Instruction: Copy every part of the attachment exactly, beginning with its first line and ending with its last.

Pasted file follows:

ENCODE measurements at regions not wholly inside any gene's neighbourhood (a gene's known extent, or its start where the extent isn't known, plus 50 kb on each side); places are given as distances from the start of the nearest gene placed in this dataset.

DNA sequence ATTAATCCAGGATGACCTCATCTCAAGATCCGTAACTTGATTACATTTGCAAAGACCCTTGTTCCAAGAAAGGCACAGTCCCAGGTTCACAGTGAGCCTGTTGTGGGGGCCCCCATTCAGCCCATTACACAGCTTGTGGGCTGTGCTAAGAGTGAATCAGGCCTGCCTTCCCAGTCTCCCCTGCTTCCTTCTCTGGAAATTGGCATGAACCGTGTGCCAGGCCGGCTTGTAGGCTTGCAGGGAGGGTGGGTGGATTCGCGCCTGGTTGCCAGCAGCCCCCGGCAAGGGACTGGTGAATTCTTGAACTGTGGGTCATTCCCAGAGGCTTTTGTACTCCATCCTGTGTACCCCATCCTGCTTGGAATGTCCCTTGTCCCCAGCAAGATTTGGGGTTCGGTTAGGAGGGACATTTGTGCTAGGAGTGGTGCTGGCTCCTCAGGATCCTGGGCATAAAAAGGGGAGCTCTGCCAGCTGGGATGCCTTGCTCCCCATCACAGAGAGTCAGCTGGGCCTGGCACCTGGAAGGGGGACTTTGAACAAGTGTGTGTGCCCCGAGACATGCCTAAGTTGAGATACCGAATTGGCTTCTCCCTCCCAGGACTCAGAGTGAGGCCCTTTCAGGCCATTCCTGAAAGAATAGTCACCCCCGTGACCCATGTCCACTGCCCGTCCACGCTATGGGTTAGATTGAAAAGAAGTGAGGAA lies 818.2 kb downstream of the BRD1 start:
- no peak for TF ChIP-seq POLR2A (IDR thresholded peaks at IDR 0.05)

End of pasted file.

ENCODE measurements at regions not wholly inside any gene's neighbourhood (a gene's known extent, or its start where the extent isn't known, plus 50 kb on each side); places are given as distances from the start of the nearest gene placed in this dataset.

DNA sequence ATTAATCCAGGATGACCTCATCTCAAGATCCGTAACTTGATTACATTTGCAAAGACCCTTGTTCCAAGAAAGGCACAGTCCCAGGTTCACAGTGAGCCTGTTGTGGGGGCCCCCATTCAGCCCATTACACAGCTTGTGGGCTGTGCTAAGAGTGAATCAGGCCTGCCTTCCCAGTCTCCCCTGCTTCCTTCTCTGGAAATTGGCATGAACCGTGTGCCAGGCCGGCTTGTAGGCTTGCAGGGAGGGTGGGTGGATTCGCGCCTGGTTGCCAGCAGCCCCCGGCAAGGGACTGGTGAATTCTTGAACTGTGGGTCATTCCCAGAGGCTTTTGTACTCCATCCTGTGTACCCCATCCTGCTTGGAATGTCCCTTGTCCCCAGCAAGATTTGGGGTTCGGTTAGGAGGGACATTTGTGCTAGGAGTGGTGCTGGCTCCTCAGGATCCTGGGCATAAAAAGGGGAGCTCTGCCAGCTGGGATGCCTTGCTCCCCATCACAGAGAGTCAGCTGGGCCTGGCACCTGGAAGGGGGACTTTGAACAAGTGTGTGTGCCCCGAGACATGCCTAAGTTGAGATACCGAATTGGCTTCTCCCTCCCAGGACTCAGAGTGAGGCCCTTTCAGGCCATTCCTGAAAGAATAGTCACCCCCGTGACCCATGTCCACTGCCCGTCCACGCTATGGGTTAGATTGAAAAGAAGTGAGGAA lies 818.2 kb downstream of the BRD1 start:
- no peak for TF ChIP-seq POLR2A (IDR thresholded peaks at IDR 0.05)